Collecting location data
The first step in the process they went through was a GPS inventory of everything in the field including meters, poles, transformers, lights, fuses, and so on. As part of this effort they physically tagged all their poles with a unique serial number. When they inventoried poles they captured everything on them including transformers, conductors, insulators, cross arms and equipment from other utilities such as the local phone company (joint use). But they went one step further and noted any problems such as broken cross arms, cracked insulators, or rotten poles. This amounted to a full inventory plus a full field inspection. One of the reasons this was so successful is that the folks that conducted the inventory were a dedicated team whose sole responsibility was the GPS inventory.
Another thing they did at the same time that was also critical to down the road was linking customers addresses to meters and meters to transformers. As I have blogged about, linking customers' addresses to meters is a challenge for many utilities, but it is essential for many critical applications including outage management.
Maintaining data quality
Their data quality maintenance program is basically a double check system. The field worker, typically a linesman, records the changes he/she makes on the work order which is returned to the records team. In addition once a month, a supervisor takes all the completed work orders and goes out in the field and verifies the changes recorded on the work order, looking carefully for any deviations between what he finds in the field and what is recorded on the work order. Only after that is the asset database updated.
Some of the significant benefits that Big Sandy has realized by implementing a GIS with ensured location data quality include,
Perhaps the most telling benefit is how it has improved their ability to report after a disaster to FEMA. For example, after an ice storm in 2012 that fortuitously had hit an area they had GPS inventoried some time prior to the storm, it helped them report accurately their claims for damages to FEMA. When the FEMA inspector visited them to verify their claims, she randomly selected 12 poles and then asked to go out in the field to visit those 12 poles to verify that what was recorded on the work orders corresponded to the work that had actually been done on the assets. After visiting three poles and comparing the very detailed information that Big Sandy had recorded, she was so impressed with the accuracy and detail, she said that this was the most detailed and reliable data she had seen and she didn't need to visit any more poles. Very impressive!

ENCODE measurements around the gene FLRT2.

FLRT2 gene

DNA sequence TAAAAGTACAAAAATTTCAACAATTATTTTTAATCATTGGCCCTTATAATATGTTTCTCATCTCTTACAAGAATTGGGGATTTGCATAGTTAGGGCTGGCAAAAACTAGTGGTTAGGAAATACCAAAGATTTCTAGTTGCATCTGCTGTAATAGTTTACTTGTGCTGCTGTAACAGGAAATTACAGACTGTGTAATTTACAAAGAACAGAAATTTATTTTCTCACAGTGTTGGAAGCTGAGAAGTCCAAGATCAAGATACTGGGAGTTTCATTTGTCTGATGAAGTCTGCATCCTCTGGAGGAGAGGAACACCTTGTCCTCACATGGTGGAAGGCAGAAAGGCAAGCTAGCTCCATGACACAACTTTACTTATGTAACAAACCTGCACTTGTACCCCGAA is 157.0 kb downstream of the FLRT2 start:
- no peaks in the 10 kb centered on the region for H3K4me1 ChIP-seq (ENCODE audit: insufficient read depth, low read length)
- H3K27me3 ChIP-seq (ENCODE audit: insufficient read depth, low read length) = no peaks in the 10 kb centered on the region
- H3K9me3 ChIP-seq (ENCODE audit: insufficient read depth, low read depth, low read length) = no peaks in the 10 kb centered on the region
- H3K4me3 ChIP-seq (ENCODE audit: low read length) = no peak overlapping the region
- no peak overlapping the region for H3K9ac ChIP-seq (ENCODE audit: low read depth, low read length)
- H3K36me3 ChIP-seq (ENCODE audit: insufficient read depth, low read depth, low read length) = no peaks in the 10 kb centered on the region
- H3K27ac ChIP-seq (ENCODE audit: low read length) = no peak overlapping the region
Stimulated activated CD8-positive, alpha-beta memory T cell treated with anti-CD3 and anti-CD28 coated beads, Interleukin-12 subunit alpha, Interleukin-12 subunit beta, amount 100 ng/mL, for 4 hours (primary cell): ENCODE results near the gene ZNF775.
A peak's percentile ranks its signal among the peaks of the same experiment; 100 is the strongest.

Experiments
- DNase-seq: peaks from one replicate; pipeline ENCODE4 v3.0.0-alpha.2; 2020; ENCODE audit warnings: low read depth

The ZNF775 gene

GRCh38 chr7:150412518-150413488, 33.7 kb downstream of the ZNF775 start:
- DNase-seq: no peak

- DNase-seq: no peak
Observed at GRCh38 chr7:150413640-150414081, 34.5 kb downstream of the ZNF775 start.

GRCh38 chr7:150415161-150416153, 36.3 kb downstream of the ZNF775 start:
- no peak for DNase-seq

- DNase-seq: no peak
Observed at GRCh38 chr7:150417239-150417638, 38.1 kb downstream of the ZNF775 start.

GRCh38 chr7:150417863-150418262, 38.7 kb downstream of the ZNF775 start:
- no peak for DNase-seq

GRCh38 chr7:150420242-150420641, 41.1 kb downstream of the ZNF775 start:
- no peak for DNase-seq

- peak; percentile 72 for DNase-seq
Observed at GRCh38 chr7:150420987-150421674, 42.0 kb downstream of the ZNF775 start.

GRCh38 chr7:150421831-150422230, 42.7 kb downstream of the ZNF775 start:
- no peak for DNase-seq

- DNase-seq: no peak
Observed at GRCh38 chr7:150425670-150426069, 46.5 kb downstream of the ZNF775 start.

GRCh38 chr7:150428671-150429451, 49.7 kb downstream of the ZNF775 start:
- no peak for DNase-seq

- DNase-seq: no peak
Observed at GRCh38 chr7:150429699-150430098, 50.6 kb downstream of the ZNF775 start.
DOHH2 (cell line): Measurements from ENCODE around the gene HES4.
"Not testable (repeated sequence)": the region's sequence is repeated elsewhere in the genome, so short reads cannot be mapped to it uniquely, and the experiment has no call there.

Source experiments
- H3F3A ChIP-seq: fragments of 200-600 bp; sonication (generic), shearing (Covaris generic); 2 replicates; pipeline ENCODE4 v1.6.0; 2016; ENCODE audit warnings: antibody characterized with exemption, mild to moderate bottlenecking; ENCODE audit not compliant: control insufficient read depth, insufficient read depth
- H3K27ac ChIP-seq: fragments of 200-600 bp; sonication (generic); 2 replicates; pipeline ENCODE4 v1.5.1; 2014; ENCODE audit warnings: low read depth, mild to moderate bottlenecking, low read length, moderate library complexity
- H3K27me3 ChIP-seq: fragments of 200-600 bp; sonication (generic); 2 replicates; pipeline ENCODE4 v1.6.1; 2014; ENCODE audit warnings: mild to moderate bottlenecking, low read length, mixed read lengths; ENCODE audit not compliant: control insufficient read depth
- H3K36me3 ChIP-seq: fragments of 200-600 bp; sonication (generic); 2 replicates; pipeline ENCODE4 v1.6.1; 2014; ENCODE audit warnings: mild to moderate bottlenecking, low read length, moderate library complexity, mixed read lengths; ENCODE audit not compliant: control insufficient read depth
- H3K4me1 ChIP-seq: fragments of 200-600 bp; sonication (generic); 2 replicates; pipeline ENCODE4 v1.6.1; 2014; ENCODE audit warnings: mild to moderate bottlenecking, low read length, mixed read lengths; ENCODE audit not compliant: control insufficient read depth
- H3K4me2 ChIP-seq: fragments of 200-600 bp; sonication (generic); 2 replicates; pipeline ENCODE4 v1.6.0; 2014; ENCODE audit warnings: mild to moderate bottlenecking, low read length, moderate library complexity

I would also add that the high quality of their spatial data means they are well prepared for smart grid.
Today I got sent a file by a colleague in OSM format. I’d never come across the format before, but I did a quick check and found that OGR could read it (like pretty much every vector GIS format under the sun). So, I ran a quick OGR command:
ogr2ogr -f "ESRI Shapefile" Villages.shp Villages.osm
and imported the results into QGIS:
Oh dear. The data that I was given was meant to be polygons covering village areas in India, but when I imported it I just got all of the vertices of the polygons. I looked around for a while for the best way to convert this in QGIS, but I gave up when I found that the attribute table didn’t seem to have any information showing in which order the nodes should be joined to create polygons (without that information the number of possible polygons is huge, and nothing automated will be able to do it).
Luckily, when I opened the OSM file in a text editor I found that it was XML- and fairly sensible XML at that. Basically the format was this:
<?xml version='1.0' encoding='UTF-8'?> <osm version='0.6' upload='true' generator='JOSM'> <node id='-66815' action='modify' visible='true' lat='17.13506710612288' lon='78.42996272928455' /> <node id='-67100' action='modify' visible='true' lat='17.162222079689492' lon='78.68737797470271' /> <node id='-69270' action='modify' visible='true' lat='17.207542172488647' lon='78.71433675626031' /> <way id='-69328' action='modify' timestamp='2013-10-10T16:16:56Z' visible='true'> <nd ref='-67100' /> <nd ref='-66815' /> <nd ref='-69270' /> <nd ref='-67100' /> <tag k='area' v='yes' /> <tag k='landuse' v='residential' /> <tag k='place' v='Thummaloor main village' /> </way> </osm>
Under a main <osm> tag, there seemed to be a number of <node>’s, each of which had a latitude and longitude value, and then a number of <way>’s, each of which defined a polygon by referencing the nodes through their ID, and then adding a few tags with useful information. Great, I thought, I can write some code to process this!
So, that’s what I did, and for those of you who don’t want to see the full explanation, the code is available here.
I used Python, with the ElementTree built-in library for parsing the XML, plus the Shapely and Fiona libraries for dealing with the polygon geometry and writing the Shapefile respectively. The code is fairly self-explanatory, and is shown below, but basically accomplishes the following tasks:
After all of that, we get this lovely output (overlain with the points shown above):
The code definitely isn’t wonderful, but it does the job (and is relatively well commented, so you should be able to modify it to fit your needs). It is below: